Mr. Farer is misinformed, Political science, as the norm of politics, has always dealt with commonwealth and justice, and the positivist approach, of power, is quite recent. Machiavelli is a good case in point. His chief works are the Discourses on Livy, a celebration of pristine Rome, and the History of Florence, designed to show that the commune of the lesser guilds in Florence was the high moment of human history. The Prince is a patriotic outcry in the emergency of foreign occupation.

(Would Mr. Farer seriously deny that commonwealth and justice are the aims of politics? If so, we are back to the dialogue with Thrasymachus, and that must be handled Socratically, not in the New York Review.)

I am not ready to defend the history of the newspaper press. I doubt, for instance, that Lenin was much, or at all, mentioned in the New York Times during 1916. But the quantity of “news,” the “crisis” upon us, is vastly greater at present and epitomized by the TV hot interview on the actual scene. The effect is to drown out prudent analysis, which is not “news.” It would be better—I do not mean best—if people were not informed at all and went about their business, rather than being kept on edge in a chronic low-grade emergency.

(But would Mr. Farer seriously deny that the purpose of information is problem-solving? It is not I but the common practice that is unrealistic on this.)

The Test Ban seems to me to be an obvious example of my point, responding to the crisis of actual poisoning, which was already becoming acute when Stevenson campaigned about it in 1956, and by the Sixties there was protest on the streets, e.g., by the Women’s Strike. Meantime the less “critical” need, disarmament, continued and continues to be stymied. And proliferation, another crisis, is now upon us, but neither the United States nor the Soviet Union is willing to give up an iota of Power in the “unremitting” efforts to get a treaty. As for the Alliance for Progress, my impression in Washington was that it was hamstrung from the beginning by our own staffing and by the politicos abroad through whom it has been channeled.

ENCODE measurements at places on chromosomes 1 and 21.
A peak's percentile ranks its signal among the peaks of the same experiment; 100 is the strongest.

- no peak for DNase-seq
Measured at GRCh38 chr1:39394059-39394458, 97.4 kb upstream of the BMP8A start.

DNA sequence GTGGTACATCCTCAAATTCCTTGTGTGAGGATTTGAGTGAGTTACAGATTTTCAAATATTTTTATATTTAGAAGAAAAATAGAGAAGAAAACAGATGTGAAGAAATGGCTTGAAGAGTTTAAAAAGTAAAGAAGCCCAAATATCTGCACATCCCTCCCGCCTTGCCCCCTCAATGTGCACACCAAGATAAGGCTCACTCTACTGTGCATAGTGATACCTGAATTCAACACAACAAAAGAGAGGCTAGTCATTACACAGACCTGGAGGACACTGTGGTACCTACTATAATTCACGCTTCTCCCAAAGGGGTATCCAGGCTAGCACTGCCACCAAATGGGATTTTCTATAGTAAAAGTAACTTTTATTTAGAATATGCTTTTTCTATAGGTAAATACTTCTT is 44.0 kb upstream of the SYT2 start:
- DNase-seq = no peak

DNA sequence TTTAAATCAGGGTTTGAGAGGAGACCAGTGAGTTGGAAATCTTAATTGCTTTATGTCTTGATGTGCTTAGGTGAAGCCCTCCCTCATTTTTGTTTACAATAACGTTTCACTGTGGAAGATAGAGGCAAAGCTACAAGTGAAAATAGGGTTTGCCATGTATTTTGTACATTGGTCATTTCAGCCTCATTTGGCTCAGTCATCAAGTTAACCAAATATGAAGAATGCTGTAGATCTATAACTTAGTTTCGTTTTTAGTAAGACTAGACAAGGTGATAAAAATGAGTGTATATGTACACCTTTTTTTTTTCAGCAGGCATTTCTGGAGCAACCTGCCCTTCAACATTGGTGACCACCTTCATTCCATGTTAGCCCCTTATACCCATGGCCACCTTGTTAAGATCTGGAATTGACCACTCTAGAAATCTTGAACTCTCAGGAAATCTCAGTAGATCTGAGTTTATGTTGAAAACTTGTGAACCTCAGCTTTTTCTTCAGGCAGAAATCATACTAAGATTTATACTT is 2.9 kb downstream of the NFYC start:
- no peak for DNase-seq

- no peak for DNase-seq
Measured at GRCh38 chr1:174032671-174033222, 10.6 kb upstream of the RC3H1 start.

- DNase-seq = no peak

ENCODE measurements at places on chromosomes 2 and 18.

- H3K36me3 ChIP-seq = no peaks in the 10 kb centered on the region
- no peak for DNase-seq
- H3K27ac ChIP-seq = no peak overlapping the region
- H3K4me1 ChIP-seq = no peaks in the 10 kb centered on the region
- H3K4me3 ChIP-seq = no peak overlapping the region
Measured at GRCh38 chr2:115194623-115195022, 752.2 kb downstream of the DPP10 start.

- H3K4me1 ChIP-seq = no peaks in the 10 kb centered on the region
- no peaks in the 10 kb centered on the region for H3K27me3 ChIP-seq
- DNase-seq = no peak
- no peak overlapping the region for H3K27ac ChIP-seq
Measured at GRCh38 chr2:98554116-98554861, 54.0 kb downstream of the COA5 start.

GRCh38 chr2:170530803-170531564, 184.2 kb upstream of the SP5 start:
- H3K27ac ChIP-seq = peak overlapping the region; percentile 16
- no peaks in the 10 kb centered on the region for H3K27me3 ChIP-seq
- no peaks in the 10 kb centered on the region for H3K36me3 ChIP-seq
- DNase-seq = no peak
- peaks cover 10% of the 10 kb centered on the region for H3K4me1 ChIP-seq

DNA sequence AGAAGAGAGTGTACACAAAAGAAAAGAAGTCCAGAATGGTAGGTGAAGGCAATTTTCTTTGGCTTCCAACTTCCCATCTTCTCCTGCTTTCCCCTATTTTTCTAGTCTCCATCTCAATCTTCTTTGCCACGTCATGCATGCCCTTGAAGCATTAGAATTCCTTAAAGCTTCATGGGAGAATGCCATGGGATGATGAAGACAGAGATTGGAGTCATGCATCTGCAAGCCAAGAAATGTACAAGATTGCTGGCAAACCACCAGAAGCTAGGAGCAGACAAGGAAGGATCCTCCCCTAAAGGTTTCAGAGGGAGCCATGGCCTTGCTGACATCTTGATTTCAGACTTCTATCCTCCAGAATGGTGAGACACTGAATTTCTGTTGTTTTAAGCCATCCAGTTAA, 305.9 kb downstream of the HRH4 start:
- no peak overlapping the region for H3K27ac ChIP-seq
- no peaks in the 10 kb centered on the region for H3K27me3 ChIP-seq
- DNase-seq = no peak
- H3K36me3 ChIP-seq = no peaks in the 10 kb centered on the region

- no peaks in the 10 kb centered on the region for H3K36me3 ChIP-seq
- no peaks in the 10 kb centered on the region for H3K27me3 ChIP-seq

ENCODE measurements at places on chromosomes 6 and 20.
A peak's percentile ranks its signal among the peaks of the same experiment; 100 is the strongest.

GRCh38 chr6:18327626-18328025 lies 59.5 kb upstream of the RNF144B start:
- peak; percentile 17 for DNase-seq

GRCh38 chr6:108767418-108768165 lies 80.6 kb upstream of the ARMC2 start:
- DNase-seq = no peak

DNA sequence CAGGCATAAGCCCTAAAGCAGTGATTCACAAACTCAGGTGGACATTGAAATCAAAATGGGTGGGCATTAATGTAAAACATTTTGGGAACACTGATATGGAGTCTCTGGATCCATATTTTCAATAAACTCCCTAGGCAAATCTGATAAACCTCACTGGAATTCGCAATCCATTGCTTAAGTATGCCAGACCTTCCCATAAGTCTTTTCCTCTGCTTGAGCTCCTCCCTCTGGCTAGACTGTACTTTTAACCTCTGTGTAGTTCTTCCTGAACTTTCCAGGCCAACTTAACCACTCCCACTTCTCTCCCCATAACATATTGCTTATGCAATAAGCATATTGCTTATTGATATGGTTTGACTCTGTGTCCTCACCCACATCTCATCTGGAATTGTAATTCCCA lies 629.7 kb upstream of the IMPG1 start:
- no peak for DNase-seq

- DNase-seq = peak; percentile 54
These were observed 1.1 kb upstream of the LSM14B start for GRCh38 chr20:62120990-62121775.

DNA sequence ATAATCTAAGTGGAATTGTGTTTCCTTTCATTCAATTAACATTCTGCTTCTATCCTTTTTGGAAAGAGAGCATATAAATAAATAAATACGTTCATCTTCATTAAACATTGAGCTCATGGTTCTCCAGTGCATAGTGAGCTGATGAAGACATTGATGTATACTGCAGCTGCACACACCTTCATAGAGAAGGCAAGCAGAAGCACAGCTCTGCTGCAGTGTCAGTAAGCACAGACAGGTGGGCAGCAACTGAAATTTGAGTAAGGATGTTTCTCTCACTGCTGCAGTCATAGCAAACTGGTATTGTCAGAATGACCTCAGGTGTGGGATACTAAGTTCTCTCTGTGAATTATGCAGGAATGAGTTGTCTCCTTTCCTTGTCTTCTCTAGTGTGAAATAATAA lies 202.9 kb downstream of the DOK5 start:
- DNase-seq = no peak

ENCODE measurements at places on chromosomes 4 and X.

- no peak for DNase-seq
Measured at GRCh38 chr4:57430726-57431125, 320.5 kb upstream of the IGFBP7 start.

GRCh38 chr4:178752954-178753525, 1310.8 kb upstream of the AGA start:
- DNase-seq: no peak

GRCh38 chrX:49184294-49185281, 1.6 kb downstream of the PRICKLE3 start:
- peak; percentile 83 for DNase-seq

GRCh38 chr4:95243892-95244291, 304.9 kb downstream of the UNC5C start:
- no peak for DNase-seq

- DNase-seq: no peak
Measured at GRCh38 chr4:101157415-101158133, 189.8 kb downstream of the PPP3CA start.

The evidence—cf. Marc Raskin in New York Review (Nov. 14, 1963)—is that our arms budget would have been quite sufficient at 25 per cent of what we have been spending. There is no doubt whatever that bogey-men have been created to get whopping sums. More important, we have failed to do the opposite, to allay distrust and build trust, although there have been excellent schemes (e.g., Osgood’s) and obvious occasions (e.g., the admission to the UN of Red China).

I am afraid that Mr. Farer is what Robert Theobald calls a neo-Luddite. The abuse of technology in the interests of profits, power, and aggrandizement, is not technological. The philosophical uses of technology would be to simplify the environment not clutter it, to provide for basic necessities and conveniences not gimmicks, to expedite life not harry it, and to make competent people not ignorant masses.

Unlike Mr. Farer, I don’t know the preferences of the school children in Grenada. The objective fact seems to be that prejudice in Mississippi has led to confrontation on real issues; the situation is not anomic. Whereas suburban squeamishness in California (etc.) tends only to riots and backlash. What I said was that squeamishness is “finally” worse, because it prevents the motion toward commonwealth and justice.

Allow me a more general comment. It is disheartening to converse with people who adopt the tone of Mr. Farer. They assume beforehand that they know your score. When you point out things that they have not thought of, they do not then pause and reconsider their own attitudes, but they fall back to some other carping. It is this that makes writers like myself ineffective. Usually we do not engage in “sloppy thinking and gross factual distortions,” though of course we are sometimes in error. The trouble of communication is a psychological and moral one, and that’s what my essay was about.

Finally, I may be a little hysterical—though psychologically I happen to be a compulsive—but I am not a prophet. The defining property of a prophet is that his lips are touched with fire and therefore, because God loves His people, his words penetrate thick skulls.

This Issue

December 15, 1966